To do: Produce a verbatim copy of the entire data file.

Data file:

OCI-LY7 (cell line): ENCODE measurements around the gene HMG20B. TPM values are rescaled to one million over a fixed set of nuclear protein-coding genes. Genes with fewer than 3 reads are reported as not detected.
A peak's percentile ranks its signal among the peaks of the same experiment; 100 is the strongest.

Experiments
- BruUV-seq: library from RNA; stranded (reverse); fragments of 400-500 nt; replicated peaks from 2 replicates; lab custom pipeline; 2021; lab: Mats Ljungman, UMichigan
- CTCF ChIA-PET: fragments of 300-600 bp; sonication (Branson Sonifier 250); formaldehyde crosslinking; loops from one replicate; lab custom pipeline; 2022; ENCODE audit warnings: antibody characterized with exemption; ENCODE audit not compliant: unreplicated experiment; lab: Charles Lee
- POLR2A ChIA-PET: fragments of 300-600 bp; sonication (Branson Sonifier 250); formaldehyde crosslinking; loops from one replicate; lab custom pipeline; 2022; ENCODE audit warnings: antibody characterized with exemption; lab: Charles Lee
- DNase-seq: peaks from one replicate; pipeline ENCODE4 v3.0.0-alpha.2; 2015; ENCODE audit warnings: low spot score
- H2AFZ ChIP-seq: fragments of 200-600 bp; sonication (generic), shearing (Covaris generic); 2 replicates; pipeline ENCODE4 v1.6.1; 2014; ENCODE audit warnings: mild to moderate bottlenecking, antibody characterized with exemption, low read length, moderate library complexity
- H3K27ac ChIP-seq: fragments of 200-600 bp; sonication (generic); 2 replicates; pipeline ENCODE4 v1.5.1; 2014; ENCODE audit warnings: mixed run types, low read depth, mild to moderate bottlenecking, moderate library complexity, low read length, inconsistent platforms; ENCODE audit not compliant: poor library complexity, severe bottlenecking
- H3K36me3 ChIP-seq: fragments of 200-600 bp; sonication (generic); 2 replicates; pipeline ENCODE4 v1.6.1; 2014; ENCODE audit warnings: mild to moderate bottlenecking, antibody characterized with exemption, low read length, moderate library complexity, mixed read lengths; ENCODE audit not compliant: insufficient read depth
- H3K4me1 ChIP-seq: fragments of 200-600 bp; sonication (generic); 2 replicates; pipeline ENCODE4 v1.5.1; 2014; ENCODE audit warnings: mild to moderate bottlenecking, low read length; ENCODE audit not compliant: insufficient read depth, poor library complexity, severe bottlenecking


OCI-LY7 (cell line): ENCODE measurements around the gene HMG20B. TPM values are rescaled to one million over a fixed set of nuclear protein-coding genes. Genes with fewer than 3 reads are reported as not detected.
A peak's percentile ranks its signal among the peaks of the same experiment; 100 is the strongest.

Experiments
- BruUV-seq: library from RNA; stranded (reverse); fragments of 400-500 nt; replicated peaks from 2 replicates; lab custom pipeline; 2021; lab: Mats Ljungman, UMichigan
- CTCF ChIA-PET: fragments of 300-600 bp; sonication (Branson Sonifier 250); formaldehyde crosslinking; loops from one replicate; lab custom pipeline; 2022; ENCODE audit warnings: antibody characterized with exemption; ENCODE audit not compliant: unreplicated experiment; lab: Charles Lee
- POLR2A ChIA-PET: fragments of 300-600 bp; sonication (Branson Sonifier 250); formaldehyde crosslinking; loops from one replicate; lab custom pipeline; 2022; ENCODE audit warnings: antibody characterized with exemption; lab: Charles Lee
- DNase-seq: peaks from one replicate; pipeline ENCODE4 v3.0.0-alpha.2; 2015; ENCODE audit warnings: low spot score
- H2AFZ ChIP-seq: fragments of 200-600 bp; sonication (generic), shearing (Covaris generic); 2 replicates; pipeline ENCODE4 v1.6.1; 2014; ENCODE audit warnings: mild to moderate bottlenecking, antibody characterized with exemption, low read length, moderate library complexity
- H3K27ac ChIP-seq: fragments of 200-600 bp; sonication (generic); 2 replicates; pipeline ENCODE4 v1.5.1; 2014; ENCODE audit warnings: mixed run types, low read depth, mild to moderate bottlenecking, moderate library complexity, low read length, inconsistent platforms; ENCODE audit not compliant: poor library complexity, severe bottlenecking
- H3K36me3 ChIP-seq: fragments of 200-600 bp; sonication (generic); 2 replicates; pipeline ENCODE4 v1.6.1; 2014; ENCODE audit warnings: mild to moderate bottlenecking, antibody characterized with exemption, low read length, moderate library complexity, mixed read lengths; ENCODE audit not compliant: insufficient read depth
- H3K4me1 ChIP-seq: fragments of 200-600 bp; sonication (generic); 2 replicates; pipeline ENCODE4 v1.5.1; 2014; ENCODE audit warnings: mild to moderate bottlenecking, low read length; ENCODE audit not compliant: insufficient read depth, poor library complexity, severe bottlenecking